ED providers were instructed to raise any questions about the quality of care they encountered while working in real time. Safety rounds were conducted to address any issues and to ensure compliance with departmental policies and procedures. Weekly debriefs with redeployed staff were held to elicit feedback on their comfort level with managing the acuity and specific types of presentations. These strategies maintained a high standard of quality and patient safety.

Hurdles. For almost all U.S. healthcare enterprises, the redeployment of non-EM trained providers to the ED is uncharted territory. Several hurdles were recognized with respect to concern for personal safety, uncertainty with an innovative process, and strategies for establishing a comfort level with a new professional environment.

Several redeployed providers expressed concerns about caring for COVID-19 patients based on having personal comorbidities or living with immunocompromised family members. The key to addressing these concerns was communicating our personal protective equipment protocols effectively and regularly, while comprehensively training our new team members on all aspects of the institutional staff safety response.

As with any novel proposal, a degree of initial skepticism and worst-case scenario conjecture from leadership stakeholders and frontline clinical staff can be expected. The ED is a unique healthcare setting that provides unscheduled care to undifferentiated patients of all ages, at all times. Among the redeployed staff, there was some anxiety about practicing in this new environment with which they lacked familiarity with documentation, protocols, or formal training.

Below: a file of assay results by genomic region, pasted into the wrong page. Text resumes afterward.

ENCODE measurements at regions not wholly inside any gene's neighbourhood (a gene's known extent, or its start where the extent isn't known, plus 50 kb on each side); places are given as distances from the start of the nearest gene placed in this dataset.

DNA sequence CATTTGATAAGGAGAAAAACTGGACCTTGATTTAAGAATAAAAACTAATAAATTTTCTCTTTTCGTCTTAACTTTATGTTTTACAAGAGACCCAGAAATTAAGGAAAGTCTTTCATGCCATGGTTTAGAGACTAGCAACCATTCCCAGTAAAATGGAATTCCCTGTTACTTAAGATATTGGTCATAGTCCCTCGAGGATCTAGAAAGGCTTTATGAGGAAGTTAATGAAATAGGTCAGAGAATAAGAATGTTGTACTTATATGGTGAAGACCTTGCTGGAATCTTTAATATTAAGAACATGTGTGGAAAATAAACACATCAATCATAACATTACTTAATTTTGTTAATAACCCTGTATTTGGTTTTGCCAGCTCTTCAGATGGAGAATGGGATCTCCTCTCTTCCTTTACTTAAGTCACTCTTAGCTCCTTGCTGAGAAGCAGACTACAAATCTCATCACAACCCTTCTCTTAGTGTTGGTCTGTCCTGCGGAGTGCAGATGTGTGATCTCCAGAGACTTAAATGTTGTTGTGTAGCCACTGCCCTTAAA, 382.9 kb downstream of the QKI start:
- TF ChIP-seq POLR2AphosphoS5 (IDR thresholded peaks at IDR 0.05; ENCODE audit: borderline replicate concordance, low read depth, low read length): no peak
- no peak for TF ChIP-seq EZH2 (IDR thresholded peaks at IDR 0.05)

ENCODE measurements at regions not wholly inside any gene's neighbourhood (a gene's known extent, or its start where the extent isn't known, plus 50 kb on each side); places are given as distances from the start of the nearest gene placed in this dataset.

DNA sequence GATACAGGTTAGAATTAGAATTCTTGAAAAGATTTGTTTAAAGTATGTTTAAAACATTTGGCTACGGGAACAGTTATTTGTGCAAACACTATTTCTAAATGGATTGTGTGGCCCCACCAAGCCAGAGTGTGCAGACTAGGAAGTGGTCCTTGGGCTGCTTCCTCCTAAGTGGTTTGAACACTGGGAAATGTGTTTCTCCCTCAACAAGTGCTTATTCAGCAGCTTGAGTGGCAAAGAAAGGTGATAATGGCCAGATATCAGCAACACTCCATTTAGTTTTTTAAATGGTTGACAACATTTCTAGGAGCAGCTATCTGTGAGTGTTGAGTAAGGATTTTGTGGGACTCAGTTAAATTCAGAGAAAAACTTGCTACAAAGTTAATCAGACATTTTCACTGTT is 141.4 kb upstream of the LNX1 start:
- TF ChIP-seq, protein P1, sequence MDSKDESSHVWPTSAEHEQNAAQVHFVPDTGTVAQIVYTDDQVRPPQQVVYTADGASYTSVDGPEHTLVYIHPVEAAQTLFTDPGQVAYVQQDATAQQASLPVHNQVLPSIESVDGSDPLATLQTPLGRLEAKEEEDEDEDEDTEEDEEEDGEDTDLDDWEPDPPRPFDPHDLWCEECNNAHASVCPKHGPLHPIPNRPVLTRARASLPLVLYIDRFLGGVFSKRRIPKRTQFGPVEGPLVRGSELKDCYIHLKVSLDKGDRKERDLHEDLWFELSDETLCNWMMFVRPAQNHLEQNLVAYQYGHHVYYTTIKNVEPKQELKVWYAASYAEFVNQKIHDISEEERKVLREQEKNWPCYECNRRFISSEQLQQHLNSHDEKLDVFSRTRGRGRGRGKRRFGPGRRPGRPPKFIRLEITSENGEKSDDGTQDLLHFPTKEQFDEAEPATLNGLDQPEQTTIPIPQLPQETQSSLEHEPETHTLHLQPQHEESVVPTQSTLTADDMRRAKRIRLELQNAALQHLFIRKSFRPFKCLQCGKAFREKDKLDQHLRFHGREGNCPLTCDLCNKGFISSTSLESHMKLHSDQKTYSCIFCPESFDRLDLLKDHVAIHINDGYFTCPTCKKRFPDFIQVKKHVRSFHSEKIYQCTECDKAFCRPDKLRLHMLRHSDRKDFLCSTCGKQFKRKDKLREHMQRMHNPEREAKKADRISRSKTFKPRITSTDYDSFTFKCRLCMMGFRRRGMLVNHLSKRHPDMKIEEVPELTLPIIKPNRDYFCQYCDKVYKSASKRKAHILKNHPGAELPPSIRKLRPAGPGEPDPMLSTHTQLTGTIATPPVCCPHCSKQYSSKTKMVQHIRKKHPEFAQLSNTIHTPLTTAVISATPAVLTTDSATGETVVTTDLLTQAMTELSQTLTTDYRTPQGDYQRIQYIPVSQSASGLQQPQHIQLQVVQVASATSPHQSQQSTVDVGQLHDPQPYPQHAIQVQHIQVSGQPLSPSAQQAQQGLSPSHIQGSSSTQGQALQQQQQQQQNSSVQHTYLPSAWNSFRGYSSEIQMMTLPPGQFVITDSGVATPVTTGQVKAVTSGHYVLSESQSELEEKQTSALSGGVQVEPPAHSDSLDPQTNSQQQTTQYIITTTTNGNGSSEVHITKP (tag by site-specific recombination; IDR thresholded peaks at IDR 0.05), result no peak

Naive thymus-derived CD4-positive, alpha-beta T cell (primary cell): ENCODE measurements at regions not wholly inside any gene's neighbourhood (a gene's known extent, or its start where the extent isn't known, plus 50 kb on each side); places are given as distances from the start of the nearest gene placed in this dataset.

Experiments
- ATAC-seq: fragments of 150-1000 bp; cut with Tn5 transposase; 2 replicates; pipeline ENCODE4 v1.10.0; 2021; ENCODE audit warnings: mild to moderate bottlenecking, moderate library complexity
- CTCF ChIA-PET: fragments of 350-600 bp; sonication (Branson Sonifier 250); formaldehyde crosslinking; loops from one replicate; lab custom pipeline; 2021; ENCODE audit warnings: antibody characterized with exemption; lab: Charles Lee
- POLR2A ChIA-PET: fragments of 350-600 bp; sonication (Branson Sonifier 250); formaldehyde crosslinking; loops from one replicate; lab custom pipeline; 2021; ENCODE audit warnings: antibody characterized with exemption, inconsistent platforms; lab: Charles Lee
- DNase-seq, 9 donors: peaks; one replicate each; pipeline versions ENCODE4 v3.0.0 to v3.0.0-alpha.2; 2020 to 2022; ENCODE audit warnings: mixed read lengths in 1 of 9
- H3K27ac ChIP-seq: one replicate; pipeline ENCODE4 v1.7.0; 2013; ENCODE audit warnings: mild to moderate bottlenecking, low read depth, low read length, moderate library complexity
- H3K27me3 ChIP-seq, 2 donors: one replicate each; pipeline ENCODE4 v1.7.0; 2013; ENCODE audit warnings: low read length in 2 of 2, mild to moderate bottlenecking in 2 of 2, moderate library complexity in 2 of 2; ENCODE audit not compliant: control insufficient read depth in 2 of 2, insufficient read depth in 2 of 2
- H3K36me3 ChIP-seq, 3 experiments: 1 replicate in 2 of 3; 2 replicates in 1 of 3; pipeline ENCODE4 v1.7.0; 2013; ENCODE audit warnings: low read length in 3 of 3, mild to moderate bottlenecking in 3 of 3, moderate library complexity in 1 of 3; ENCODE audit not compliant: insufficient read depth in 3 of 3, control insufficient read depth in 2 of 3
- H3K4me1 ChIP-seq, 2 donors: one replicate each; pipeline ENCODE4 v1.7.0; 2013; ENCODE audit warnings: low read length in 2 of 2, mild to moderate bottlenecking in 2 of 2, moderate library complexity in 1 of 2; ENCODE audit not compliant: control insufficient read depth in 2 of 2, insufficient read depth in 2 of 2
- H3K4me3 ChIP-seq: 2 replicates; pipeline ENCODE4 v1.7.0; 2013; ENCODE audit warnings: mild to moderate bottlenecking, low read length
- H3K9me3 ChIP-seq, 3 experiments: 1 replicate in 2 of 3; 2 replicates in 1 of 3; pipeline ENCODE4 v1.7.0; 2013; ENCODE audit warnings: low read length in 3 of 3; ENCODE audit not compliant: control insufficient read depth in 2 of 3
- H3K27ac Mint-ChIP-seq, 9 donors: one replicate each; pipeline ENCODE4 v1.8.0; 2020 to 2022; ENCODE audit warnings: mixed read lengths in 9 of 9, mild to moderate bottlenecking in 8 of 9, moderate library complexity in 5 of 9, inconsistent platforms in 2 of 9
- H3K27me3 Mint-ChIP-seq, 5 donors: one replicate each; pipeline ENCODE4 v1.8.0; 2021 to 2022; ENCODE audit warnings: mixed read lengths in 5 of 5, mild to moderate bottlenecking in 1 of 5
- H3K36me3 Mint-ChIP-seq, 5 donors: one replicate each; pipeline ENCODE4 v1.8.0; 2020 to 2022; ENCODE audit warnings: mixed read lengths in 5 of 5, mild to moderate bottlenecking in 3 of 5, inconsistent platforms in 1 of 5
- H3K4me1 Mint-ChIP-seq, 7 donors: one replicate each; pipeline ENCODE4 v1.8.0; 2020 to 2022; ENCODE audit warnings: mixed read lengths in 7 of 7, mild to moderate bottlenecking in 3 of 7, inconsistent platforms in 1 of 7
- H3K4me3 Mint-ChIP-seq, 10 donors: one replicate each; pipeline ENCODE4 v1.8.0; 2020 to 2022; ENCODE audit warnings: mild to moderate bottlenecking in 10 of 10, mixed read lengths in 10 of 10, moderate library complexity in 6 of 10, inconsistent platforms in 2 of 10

To address these concerns, we ensured that providers were assigned to shifts with experienced ED APP staff who could assist with the practicalities of patient care, such as placing orders or obtaining consults. Each redeployed staff member had immediate access to a board-certified EM physician either in person clinically or virtually on the telemedicine platform. Clarifying redeployment strategy to staff before the process began as a thoughtful role progression from small group onboarding, to shadow shifts, to swing shifts, to autonomous shifts with EM attending backup greatly assisted in diffusing apprehension in providers who may have been years out of their general training.

Key Take Aways

A primary challenge facing many healthcare institutions in the COVID-19 crisis has been to rapidly scale frontline ED staffing. Unfortunately, there is limited high-quality evidence about strategies available to providers in the hospital setting to optimize the allocation of scarce resources during a mass casualty event, and no single strategy is supported over another.(11)

The COVID-19 disaster pandemic provided a unique opportunity to describe the innovative redeployment of nonEM physicians to the ED workforce. Our strategy engaged 80 providers across 15 specialties to care for approximately 3,000 patients over a three-month period. Leveraging the skills of non-EM providers allowed our team to build a more diverse disaster management protocol allocating a previously untapped resource de novo. Pre-existing systems in place across operations, education, quality, and safety were crucial to the swift implementation of this strategy.

Six actionable steps were key to the success of our redeployment process: